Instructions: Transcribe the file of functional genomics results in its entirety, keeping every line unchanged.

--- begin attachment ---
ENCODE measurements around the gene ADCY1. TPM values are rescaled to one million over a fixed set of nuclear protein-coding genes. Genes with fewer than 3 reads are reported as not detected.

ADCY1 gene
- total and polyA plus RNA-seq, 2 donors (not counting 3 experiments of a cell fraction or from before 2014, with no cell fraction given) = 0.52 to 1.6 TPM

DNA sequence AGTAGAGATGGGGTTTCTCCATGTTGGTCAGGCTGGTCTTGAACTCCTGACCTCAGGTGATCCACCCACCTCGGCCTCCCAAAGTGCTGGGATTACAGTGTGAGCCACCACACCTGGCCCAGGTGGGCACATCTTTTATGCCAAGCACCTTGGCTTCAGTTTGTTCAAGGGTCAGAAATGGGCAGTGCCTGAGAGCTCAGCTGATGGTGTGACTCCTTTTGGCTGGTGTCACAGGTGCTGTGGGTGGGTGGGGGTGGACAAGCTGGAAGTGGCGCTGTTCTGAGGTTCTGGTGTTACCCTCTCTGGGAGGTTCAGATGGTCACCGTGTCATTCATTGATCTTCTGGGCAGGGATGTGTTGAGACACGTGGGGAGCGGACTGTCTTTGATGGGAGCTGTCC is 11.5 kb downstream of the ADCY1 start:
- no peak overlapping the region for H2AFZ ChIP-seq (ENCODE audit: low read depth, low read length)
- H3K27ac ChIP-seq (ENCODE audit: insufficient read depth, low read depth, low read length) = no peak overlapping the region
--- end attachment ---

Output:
ENCODE measurements around the gene ADCY1. TPM values are rescaled to one million over a fixed set of nuclear protein-coding genes. Genes with fewer than 3 reads are reported as not detected.

ADCY1 gene
- total and polyA plus RNA-seq, 2 donors (not counting 3 experiments of a cell fraction or from before 2014, with no cell fraction given) = 0.52 to 1.6 TPM

DNA sequence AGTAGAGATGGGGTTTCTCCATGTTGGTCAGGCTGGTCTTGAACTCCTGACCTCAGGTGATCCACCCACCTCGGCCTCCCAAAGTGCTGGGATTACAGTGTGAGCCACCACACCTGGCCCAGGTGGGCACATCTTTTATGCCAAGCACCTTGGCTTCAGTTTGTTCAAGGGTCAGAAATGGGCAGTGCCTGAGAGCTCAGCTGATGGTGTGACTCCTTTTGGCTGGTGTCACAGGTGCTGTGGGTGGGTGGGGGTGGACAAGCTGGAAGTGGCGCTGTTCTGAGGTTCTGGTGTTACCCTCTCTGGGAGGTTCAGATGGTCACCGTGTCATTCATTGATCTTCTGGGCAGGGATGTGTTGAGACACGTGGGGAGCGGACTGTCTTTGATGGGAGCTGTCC is 11.5 kb downstream of the ADCY1 start:
- no peak overlapping the region for H2AFZ ChIP-seq (ENCODE audit: low read depth, low read length)
- H3K27ac ChIP-seq (ENCODE audit: insufficient read depth, low read depth, low read length) = no peak overlapping the region